Sunday, December 22, 2013

Needles and Pines

It's been a long, long, long, long time since I've had a real tree for Christmas. The kind where the needles get all over the place. And the pine scent starts several feet away, getting stronger as you approach closer.

When I was growing up, we always had real trees, or at least that's how I remembered it. One year, Dad had to cut the top off so it would fit in the family room he built. And he was always putting water in the bowl in which the trunk sat so the tree wouldn't die before the holiday was over.

The tree was right inside the back door that we always used to enter the house and, when we returned home Christmas Eve from whichever of Dad's relatives was hosting that year's rotation, my mother would hustle my brother and me past the tree and up to bed - so we wouldn't see what presents her side of the family had snuck in and left so they'd be waiting for us Christmas morning. After Larry and I were allegedly asleep, my parents would add their own gifts to the stash.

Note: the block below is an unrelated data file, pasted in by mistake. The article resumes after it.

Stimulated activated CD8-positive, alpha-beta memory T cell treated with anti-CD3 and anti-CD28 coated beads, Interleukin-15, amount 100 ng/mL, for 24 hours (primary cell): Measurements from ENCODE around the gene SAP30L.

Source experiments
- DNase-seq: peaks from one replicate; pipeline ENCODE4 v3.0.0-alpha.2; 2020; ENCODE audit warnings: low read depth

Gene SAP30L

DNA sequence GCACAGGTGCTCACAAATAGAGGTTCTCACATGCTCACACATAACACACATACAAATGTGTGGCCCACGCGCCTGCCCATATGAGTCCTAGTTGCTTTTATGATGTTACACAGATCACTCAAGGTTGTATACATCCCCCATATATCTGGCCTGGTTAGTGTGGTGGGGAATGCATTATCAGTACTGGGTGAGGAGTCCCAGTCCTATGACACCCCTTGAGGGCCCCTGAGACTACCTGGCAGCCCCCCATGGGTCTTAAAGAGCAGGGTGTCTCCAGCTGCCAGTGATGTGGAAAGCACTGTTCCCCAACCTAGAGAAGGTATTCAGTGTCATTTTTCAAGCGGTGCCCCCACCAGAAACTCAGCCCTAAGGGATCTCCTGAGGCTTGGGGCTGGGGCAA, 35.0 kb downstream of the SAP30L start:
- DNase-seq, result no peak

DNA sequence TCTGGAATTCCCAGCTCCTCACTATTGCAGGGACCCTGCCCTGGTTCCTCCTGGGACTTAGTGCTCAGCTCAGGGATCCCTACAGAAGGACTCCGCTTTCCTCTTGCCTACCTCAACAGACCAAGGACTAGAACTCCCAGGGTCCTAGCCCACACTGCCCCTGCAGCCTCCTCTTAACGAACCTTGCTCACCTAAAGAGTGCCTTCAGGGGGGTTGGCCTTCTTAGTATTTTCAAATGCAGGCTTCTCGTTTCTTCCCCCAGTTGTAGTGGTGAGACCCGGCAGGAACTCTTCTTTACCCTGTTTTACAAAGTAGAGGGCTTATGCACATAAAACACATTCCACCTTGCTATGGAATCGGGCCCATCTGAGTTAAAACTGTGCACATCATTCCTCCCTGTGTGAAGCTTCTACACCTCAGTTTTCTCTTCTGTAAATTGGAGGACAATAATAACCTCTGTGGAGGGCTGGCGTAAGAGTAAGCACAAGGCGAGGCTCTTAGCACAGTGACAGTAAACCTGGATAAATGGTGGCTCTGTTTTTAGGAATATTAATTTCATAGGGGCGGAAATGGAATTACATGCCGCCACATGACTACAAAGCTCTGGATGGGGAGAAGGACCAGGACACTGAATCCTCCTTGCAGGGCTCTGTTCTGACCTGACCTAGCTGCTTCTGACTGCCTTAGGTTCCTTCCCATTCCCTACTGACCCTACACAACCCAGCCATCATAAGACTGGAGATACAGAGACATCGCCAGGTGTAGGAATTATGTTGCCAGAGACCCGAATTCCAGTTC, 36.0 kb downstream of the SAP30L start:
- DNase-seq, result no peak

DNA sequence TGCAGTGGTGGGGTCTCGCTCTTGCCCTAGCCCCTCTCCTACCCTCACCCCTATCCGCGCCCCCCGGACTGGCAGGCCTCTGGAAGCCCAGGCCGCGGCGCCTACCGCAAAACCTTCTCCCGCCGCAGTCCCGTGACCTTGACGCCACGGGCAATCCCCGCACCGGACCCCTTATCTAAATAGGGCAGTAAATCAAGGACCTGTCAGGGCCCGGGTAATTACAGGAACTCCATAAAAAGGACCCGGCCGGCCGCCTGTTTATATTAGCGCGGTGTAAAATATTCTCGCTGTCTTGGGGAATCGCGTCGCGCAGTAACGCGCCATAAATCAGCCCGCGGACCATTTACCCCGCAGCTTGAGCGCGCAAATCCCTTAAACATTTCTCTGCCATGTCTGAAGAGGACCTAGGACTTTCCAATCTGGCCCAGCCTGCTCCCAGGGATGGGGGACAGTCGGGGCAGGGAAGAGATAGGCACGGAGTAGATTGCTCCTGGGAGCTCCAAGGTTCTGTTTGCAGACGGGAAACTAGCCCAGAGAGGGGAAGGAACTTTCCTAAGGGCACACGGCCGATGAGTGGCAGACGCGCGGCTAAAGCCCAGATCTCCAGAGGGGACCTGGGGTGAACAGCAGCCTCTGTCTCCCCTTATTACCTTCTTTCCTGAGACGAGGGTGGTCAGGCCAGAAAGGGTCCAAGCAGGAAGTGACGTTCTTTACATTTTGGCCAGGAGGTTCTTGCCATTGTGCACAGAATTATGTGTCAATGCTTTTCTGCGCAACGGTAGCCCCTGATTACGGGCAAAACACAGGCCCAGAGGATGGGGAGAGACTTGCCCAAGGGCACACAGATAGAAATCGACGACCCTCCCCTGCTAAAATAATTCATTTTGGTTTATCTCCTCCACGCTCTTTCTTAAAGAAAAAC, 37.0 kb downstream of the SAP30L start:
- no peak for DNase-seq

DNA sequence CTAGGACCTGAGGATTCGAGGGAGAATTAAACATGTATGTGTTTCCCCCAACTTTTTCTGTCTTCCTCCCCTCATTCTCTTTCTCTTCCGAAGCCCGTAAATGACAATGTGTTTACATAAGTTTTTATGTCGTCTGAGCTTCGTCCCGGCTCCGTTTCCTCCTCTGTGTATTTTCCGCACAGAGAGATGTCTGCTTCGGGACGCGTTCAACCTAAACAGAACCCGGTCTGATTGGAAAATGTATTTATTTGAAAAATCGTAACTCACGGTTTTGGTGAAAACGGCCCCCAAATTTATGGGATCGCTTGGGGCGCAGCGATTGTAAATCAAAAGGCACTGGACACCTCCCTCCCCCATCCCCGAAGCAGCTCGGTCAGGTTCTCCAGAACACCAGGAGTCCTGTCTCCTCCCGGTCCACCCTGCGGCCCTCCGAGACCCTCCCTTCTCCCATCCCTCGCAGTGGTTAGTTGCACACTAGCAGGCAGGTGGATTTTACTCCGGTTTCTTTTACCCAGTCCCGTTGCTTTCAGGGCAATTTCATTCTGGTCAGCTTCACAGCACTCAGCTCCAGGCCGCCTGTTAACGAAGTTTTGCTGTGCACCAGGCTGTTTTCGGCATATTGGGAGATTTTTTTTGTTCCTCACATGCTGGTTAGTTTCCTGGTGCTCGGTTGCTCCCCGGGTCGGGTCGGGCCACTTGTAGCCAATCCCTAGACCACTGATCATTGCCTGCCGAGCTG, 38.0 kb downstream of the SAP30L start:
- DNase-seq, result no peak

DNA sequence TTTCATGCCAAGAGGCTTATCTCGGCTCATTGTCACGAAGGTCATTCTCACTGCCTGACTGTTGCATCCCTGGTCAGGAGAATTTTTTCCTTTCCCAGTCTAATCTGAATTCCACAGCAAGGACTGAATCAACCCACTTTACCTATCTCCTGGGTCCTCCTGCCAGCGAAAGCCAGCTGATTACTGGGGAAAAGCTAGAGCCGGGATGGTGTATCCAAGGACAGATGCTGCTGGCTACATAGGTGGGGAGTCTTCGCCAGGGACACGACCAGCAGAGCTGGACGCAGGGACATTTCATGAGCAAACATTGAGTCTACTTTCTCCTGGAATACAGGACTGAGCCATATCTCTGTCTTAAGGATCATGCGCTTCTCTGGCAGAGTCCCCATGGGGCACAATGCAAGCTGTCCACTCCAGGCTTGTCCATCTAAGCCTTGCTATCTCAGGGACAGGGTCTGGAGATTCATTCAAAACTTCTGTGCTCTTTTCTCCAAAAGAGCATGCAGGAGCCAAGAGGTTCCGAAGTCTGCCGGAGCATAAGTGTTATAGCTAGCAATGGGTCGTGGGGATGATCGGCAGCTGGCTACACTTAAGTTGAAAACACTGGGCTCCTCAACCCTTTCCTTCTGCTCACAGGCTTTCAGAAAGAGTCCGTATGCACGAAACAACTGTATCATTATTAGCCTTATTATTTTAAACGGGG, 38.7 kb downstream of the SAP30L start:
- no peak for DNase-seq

Donna-Lane had purchased a pine log stand with a pre-drilled hole, and together we bought a well-shaped 6-foot tree, which I carried home to the Warren and placed on the patio in a copper pot with water to preserve it until we were ready to trim.

Early Sunday morning, I sawed off some small branches near the bottom of the trunk, then picked up the tree to position it in the stand. Ooops - the trunk was a good bit larger than the hole in the stand. About a centimeter or more larger. I didn't have anything to make the hole larger, so the only option was to make the end of the trunk smaller. D-L asked if I was going to use the Swiss Army Knife she gave me, but this was a job for the bigger (though rather dull) saw. After about 30 minutes of hacking, I reduced the trunk diameter sufficient so it would fit and hold.

After lunch, we donned our holiday hats, and to the music of Mannheim Steamroller set about to trim the tree for our first Christmas together in Argeles-sur-mer.

D-L's blog about the ornaments can be read at And here's a little time-lapse video of this historic event:

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